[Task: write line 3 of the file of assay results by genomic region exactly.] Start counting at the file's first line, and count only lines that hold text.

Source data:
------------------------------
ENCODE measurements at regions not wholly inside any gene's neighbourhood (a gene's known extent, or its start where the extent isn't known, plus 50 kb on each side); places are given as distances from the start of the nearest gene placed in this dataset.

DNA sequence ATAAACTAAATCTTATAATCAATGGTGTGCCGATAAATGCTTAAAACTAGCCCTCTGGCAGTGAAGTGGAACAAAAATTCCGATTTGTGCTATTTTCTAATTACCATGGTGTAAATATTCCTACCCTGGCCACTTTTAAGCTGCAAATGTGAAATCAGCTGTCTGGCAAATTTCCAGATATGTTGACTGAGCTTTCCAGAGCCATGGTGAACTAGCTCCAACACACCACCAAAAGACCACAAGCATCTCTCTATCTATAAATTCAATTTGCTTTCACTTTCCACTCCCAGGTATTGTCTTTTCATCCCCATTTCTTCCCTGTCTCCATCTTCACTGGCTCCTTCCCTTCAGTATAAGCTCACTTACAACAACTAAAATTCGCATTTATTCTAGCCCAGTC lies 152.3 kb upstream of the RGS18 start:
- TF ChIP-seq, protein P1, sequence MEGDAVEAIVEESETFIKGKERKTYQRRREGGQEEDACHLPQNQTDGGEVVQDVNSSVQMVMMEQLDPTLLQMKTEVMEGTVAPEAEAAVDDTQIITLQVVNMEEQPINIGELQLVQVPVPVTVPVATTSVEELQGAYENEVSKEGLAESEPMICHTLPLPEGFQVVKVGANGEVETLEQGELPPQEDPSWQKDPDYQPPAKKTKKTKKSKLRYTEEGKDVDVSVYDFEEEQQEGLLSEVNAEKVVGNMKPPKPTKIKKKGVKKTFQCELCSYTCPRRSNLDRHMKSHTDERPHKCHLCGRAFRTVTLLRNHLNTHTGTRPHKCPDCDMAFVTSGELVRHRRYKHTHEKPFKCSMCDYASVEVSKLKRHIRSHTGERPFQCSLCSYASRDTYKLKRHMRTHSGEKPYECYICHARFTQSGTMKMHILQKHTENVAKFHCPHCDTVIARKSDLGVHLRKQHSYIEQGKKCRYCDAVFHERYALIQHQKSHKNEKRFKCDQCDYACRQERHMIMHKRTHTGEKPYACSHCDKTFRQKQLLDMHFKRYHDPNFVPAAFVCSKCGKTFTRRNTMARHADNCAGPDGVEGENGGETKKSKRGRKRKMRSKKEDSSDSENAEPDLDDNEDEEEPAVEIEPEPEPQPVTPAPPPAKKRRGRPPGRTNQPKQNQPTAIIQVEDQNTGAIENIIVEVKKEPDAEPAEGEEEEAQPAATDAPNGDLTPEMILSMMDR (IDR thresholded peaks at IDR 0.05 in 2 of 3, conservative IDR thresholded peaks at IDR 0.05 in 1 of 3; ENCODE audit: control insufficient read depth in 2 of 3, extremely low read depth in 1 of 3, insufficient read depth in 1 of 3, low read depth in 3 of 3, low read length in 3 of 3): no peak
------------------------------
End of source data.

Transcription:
- TF ChIP-seq, protein P1, sequence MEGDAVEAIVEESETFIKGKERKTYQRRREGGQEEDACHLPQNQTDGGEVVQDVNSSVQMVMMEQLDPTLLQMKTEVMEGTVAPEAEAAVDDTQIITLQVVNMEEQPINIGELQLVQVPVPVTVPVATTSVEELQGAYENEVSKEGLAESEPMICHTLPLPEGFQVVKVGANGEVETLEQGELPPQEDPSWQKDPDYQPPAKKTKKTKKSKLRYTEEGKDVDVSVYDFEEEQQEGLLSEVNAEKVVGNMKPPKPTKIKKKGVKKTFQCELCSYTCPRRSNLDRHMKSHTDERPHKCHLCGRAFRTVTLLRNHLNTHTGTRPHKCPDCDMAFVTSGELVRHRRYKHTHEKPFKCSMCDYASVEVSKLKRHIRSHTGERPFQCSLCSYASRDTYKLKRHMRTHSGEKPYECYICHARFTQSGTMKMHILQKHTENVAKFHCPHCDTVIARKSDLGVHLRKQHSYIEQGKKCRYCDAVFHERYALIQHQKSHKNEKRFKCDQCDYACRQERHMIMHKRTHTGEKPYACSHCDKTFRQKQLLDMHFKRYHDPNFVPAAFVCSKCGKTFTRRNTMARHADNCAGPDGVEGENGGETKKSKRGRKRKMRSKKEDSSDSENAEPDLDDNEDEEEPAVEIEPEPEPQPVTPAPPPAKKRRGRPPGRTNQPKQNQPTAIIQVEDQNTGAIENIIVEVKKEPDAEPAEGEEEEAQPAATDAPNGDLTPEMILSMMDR (IDR thresholded peaks at IDR 0.05 in 2 of 3, conservative IDR thresholded peaks at IDR 0.05 in 1 of 3; ENCODE audit: control insufficient read depth in 2 of 3, extremely low read depth in 1 of 3, insufficient read depth in 1 of 3, low read depth in 3 of 3, low read length in 3 of 3): no peak